406:Not Acceptable. This error occurs when the content type requested through the Accept header is not supported by the API. The content types supported by the API are application/json, application/xml, and */*, which defaults to application/json. If the Accept header of the request does not contain any of this content types, a 406 status will be returned.

System Error Status Code

500:Internal Server Error. This status means a system error has occurred. Please contact support if you encounter such an error.
503:Service Unavailable. This status means that the system temporarily cannot fulfil request. This status is returned for concurrent updates, when the client makes multiple concurrent requests which try to update the same values, or when the system is out of capacity.

Rate Limits

The API server needs to impose call-rate limits to protect the infrastructure from being maliciously overloaded.

Verb URI RegEx Limit
POST .* 10000 / min
POST ^/servers/ 10000 / min
PUT .* 10000 / min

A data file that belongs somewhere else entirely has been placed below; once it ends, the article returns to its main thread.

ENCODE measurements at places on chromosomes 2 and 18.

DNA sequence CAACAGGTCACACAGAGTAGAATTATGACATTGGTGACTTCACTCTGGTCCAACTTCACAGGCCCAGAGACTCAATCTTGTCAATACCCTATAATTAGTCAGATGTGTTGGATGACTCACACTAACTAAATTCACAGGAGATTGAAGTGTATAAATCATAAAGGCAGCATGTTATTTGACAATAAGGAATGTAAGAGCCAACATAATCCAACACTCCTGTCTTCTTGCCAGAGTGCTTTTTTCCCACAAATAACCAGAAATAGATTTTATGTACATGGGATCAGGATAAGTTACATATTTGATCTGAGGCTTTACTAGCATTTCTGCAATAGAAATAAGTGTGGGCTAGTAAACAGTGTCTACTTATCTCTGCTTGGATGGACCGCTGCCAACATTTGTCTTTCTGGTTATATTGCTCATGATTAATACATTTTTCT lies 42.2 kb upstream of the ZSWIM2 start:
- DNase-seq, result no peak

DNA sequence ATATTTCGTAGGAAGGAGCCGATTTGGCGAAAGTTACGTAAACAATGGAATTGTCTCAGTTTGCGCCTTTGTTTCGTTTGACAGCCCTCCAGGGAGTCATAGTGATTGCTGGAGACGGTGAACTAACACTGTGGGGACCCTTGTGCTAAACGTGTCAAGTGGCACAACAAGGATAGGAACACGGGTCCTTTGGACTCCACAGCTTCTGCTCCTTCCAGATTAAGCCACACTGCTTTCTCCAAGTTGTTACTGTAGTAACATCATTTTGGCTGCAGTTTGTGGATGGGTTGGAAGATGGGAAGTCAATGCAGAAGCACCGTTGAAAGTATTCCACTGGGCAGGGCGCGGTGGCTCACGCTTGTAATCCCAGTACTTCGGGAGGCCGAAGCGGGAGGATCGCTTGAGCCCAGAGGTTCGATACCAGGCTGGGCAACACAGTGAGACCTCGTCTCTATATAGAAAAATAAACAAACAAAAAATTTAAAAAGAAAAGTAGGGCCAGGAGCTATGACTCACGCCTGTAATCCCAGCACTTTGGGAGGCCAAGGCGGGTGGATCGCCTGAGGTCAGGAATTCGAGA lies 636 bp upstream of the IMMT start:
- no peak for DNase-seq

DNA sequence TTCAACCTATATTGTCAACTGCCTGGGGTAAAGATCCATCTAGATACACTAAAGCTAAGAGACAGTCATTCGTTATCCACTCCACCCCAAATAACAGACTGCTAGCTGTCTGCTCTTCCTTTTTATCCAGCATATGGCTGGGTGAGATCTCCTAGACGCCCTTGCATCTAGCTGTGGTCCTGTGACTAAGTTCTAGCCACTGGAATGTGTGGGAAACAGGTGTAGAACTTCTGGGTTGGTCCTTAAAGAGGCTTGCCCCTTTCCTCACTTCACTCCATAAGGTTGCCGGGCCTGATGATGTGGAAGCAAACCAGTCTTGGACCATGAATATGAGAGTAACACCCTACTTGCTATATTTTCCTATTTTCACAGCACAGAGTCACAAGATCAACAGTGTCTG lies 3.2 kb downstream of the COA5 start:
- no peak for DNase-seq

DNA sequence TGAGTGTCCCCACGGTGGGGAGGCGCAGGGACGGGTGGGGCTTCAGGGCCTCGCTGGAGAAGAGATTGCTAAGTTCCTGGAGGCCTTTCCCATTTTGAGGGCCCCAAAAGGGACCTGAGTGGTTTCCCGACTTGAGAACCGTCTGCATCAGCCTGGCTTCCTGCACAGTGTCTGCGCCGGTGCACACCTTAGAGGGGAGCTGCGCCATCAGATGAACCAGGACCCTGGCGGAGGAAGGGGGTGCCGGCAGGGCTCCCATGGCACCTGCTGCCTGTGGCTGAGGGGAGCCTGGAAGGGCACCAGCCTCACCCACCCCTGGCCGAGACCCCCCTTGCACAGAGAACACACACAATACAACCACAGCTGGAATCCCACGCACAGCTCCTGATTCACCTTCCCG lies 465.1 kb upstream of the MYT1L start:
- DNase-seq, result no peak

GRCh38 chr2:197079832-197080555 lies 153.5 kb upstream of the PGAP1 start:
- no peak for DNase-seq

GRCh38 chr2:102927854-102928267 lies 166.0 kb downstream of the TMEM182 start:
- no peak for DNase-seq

GET .* 10000 / min
DELETE .* 1000 / min

Note: these limits may change in future

Permitted characters

The API accepts Unicode characters, with the recommended charset being UTF-8. The only special case is \0, which terminates the string.

Filtering

The API allows filtering of returned resources through GET parameters. Specific filtering options are listed in the schema. There are two types of filters:

exact:Matches the exact value of the field
contains:Matches, case insensitive, a substring of the value.

The semantics of the filters are as follows:

AND:

Separate GET parameters are ANDed together:

Example:

?name=test&tag__name=test_tag

It will return resources that match: (name = test) AND (has a tag with name = test_tag)

Same filter applied twice is still ANDed:

Example:

?tag__name=test_tag1&tag__name=test_tag2

It will return resources that match: (has a tag with name = test_tag1) AND (has a tag with name = test_tag2)

OR:

Within one GET parameter, values are split by comma and ORed together:

Example:

?name=name1,name2

It will return resources that match (name = name1) OR (name = name2)

Commas can be escaped by a single backslash and they will be not be used to split and backslashes that precede a comma can be escaped in order to keep allow splitting by commas:

Example:

?name=name\,long\\,name2

It will return resources that match (name = name,long\) OR (name = name2)

Note

OR has a higher priority than AND.

Example:

?name=name1,name2&tag__name=test_tag

It will return resources that match ((name = name1) OR (name = name2)) AND (has a tag with name = test_tag)